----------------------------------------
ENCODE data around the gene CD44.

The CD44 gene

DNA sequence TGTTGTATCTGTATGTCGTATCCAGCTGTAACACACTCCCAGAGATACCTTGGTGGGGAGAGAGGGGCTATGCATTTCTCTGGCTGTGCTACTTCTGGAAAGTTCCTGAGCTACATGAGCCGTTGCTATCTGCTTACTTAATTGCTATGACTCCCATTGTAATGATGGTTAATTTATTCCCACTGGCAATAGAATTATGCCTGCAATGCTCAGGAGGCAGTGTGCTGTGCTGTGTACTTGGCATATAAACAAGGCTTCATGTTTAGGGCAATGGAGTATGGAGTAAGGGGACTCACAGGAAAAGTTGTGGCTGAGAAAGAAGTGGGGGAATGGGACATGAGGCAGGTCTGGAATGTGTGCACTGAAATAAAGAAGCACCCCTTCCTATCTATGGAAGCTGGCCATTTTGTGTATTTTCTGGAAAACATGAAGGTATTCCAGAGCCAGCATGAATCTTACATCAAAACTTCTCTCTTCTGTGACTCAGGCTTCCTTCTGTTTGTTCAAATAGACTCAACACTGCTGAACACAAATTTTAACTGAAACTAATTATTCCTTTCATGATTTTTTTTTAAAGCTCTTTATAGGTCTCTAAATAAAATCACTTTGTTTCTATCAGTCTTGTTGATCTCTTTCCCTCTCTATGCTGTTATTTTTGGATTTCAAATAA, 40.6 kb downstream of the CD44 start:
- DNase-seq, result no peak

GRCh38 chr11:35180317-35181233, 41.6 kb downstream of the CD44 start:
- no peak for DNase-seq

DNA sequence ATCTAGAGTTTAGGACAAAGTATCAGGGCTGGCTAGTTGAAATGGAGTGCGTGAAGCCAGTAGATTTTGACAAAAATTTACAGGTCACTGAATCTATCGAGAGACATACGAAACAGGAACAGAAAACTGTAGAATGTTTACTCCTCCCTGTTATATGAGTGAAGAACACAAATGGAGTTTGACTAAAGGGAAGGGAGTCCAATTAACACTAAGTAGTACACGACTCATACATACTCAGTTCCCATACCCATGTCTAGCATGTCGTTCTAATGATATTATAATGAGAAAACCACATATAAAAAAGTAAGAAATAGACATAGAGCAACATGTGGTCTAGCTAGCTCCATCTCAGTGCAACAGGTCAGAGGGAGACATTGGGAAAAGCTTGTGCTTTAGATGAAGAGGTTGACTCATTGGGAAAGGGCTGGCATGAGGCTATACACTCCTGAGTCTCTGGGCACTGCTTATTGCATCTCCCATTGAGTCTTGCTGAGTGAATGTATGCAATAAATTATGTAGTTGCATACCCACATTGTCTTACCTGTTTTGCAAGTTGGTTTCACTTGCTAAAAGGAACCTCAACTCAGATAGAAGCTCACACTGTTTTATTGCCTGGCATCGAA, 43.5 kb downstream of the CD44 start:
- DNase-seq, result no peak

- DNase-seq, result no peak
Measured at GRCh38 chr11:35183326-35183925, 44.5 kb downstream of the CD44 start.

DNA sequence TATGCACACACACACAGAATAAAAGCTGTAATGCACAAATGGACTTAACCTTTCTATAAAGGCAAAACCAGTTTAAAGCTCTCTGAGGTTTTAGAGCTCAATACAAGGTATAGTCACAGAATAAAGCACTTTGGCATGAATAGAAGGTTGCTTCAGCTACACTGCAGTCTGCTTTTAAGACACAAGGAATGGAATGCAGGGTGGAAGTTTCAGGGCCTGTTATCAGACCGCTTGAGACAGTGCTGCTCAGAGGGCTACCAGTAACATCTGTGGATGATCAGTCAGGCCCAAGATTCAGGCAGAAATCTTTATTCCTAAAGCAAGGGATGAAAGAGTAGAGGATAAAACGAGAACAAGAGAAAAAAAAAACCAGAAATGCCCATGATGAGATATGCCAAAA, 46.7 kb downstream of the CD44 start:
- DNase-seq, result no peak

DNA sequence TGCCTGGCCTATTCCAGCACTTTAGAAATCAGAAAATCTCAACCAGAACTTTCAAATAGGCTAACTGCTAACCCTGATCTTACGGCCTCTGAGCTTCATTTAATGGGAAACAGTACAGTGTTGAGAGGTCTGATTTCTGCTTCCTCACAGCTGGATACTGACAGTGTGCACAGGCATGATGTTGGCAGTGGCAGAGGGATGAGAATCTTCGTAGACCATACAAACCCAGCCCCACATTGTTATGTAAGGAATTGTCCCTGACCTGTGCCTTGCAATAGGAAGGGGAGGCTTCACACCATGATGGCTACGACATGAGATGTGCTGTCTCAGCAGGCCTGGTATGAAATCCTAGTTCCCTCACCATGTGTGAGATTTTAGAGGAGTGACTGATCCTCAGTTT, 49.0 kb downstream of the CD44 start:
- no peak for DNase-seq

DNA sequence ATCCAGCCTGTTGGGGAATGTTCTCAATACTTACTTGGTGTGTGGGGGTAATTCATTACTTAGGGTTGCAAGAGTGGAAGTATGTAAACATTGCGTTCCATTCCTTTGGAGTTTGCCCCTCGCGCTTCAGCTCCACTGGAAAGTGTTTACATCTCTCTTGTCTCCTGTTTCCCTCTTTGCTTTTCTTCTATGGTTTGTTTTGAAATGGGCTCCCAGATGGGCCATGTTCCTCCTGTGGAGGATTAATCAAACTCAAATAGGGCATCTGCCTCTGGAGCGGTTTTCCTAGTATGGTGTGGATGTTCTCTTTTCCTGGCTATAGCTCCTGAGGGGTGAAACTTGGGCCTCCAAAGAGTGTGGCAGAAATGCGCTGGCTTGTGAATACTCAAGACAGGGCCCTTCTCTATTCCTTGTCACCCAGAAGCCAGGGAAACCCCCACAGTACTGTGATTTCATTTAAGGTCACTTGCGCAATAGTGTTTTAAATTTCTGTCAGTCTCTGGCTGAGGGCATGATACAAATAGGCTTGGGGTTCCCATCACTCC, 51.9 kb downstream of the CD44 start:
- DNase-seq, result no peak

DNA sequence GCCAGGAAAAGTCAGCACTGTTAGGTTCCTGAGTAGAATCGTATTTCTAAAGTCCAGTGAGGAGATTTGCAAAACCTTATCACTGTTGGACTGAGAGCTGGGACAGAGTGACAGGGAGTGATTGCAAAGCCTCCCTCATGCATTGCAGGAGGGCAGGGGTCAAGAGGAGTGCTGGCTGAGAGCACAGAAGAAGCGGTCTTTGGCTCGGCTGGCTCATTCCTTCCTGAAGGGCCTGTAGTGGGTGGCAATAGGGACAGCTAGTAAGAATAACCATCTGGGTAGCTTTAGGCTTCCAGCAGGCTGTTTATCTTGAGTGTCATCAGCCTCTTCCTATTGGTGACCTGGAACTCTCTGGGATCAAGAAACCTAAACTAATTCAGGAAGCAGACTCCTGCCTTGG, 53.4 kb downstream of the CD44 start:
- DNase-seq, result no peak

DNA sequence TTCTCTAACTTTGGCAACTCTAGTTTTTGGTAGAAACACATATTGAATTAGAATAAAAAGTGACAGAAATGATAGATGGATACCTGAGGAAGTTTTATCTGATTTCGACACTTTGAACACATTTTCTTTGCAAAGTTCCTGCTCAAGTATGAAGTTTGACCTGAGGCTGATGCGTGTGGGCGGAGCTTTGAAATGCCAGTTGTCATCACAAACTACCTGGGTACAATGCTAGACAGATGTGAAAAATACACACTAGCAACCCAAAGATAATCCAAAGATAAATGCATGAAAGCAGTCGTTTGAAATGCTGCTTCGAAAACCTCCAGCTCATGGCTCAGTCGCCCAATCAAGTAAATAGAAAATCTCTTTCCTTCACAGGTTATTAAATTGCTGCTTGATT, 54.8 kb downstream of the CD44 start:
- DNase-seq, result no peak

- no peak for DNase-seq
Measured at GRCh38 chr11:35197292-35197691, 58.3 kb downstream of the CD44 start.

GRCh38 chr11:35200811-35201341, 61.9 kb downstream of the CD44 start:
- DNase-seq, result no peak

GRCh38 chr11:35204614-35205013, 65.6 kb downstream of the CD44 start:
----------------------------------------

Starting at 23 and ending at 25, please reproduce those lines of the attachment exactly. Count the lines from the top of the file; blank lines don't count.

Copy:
GRCh38 chr11:35200811-35201341, 61.9 kb downstream of the CD44 start:
- DNase-seq, result no peak

GRCh38 chr11:35204614-35205013, 65.6 kb downstream of the CD44 start: